Recommendations for Research and Continued Advanced Development
The qEEG TWG recommends the following actions to best advance qEEG and other electrophysiological assessment methods as mTBI detection tools:
1. Reliability in a healthy population is a necessary, but not sufficient, property of a useful clinical measure. Systematic test–retest reliability studies of qEEG measures should be conducted as the first step in the rigorous development of a clinical qEEG technology. Reliability must be established for each candidate measure.
2. We define the clinical validity of a measure as its ability to discriminate between a clinical population and healthy controls and, ideally, its ability to discriminate between different clinical populations. For any given measure, systematic validity studies are required once reliability has been established as outlined in the first recommendation. In the first instance, these studies should compare results obtained with well characterized TBI patients and healthy controls. If the results of these studies are positive, they can be expanded to include other psychiatric populations.
3. Evidence indicates that ERPs can identify abnormalities in cases where EEGs alone are non-disclosing. It should be noted that the same signal amplifiers are used for EEGs and ERPs. Thus, there is no technical barrier to incorporating ERP measurements in an EEG evaluation, as long as careful considerations are made to ensure precise time-locking between stimulus and recording instrumentation. Reliability and validity evaluations must also be performed with ERP-derived measures.
4. The mathematical methods used in signal analysis in other application areas have expanded enormously during the past 30 years. Important growth areas include non-linear dynamical analysis, complexity measures, analysis of causal interactions, graph theory, and information dynamics. These methods have received limited application in the analysis of EEG records obtained from TBI patients. It seems possible that, as was the case in other research domains, the systematic application of these methods in the analysis of mTBI will be similarly useful. The standard mathematical procedures used in the characterization of mTBI EEG abnormalities should be expanded to incorporate these methods of analysis.
5. Reliability and validity study data should, following de-identification, be made available on a publically accessible website for download and reanalysis by other investigators. As this is standard practice in genomics research and astronomy, it should also be standard practice in neuropsychiatry. This recommendation is motivated in part by the rapid advances being made in signal analysis. Public access to well documented EEG records will make it possible for investigators throughout the world to test the reliability and validity of new mathematical measures as they are developed.
6. As argued in the second conclusion, the diversity of underlying neuropathology in the TBI population precludes the development of a single test for TBI. As a potential solution, an integrated neuropsychiatric assessment platform can be developed that will permit simultaneous acquisition of EEG records including ERPs, heart rate variability data, and eye tracking records during a neuropsychological assessment. This system should include an onboard signal analysis capability and be capable of incorporating additional data types including genomic, epigenetic, proteomic/biomarker, and imaging data. The result would be a comprehensive, statistically valid characterization of the CNS.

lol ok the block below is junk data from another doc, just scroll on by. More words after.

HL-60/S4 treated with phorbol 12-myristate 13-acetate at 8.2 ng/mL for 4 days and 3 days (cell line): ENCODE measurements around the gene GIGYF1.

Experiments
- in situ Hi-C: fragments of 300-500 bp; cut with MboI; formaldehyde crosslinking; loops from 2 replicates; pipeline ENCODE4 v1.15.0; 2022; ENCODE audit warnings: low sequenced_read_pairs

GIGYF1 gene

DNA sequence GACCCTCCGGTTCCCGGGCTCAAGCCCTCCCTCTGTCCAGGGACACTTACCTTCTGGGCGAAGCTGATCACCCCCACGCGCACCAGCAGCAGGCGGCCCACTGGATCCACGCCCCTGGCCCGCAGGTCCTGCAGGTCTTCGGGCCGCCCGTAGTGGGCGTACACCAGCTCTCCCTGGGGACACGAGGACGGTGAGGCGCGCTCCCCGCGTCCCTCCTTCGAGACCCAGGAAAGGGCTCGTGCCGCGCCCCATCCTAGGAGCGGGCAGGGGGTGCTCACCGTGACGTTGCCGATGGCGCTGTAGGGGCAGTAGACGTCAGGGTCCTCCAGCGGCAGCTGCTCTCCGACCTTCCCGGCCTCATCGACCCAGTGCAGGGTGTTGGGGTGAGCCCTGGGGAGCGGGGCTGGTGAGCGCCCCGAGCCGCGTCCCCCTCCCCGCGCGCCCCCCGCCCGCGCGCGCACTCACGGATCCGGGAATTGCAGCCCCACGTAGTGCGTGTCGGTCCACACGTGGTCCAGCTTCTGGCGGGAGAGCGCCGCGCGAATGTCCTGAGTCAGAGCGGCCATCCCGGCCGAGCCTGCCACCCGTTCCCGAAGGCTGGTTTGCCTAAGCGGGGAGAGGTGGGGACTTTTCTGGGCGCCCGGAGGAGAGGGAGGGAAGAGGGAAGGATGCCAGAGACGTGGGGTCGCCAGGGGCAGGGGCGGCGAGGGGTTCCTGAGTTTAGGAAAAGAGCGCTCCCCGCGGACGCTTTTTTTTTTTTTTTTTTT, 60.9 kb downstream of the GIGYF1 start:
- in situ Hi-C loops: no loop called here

Conflict of Interest Statement
The authors declare that the research was conducted in the absence of any commercial or financial relationships that could be construed as a potential conflict of interest.
The opinions and assertions contained herein are the private opinions of the authors and are not to be construed as official or reflecting the views of the United Sates Navy, Department of Defense nor the US Government. This research effort was supported by the Combat Casualty Care Research Program (CCCRP) of the U.S. Army Medical Research & Materiel Command (USAMRMC). Paul E. Rapp and David O. Keyser would like to acknowledge support from the Traumatic Injury Research Program of the Uniformed Services University of the Health Sciences, from the Defense Medical Research and Development Program and from the United States Marine Corps Systems Command. Drs. John D. Hughes and Rene Hernandez are military service members. This work was prepared as part of their official duties. Title 17 U.S.C. §105 provides that “Copyright protection under this title is not available for any work of the United States Government.” Title 17 U.S.C. §101 defines a U.S. Government work as a work prepared by a military service member or employee of the U.S. Government as part of that person’s official duties.
The Supplementary Material for this article can be found online at http://www.frontiersin.org/Journal/10.3389/fnhum.2015.00011/abstract
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Keywords: event-related potentials, EEG, traumatic brain injury, qEEG, non-linear dynamical analysis
Citation: Rapp PE, Keyser DO, Albano A, Hernandez R, Gibson DB, Zambon RA, Hairston WD, Hughes JD, Krystal A and Nichols AS (2015) Traumatic brain injury detection using electrophysiological methods. Front. Hum. Neurosci. 9:11. doi: 10.3389/fnhum.2015.00011
Received: 04 August 2014; Accepted: 07 January 2015;
Published online: 04 February 2015.
Edited by:John J. Foxe, Albert Einstein College of Medicine, USA
Reviewed by:John Van Horn, University of California Los Angeles, USA
I-Wei Shu, San Diego Veterans Affairs Medical Center, USA
Copyright: © 2015 Rapp, Keyser, Albano, Hernandez, Gibson, Zambon, Hairston, Hughes, Krystal and Nichols. This is an open-access article distributed under the terms of the Creative Commons Attribution License (CC BY). The use, distribution or reproduction in other forums is permitted, provided the original author(s) or licensor are credited and that the original publication in this journal is cited, in accordance with accepted academic practice. No use, distribution or reproduction is permitted which does not comply with these terms.
*Correspondence: David O. Keyser, Department of Military and Emergency Medicine, USUHS, 4301 Jones Bridge Road, Bethesda, MD 20814, USA e-mail: firstname.lastname@example.org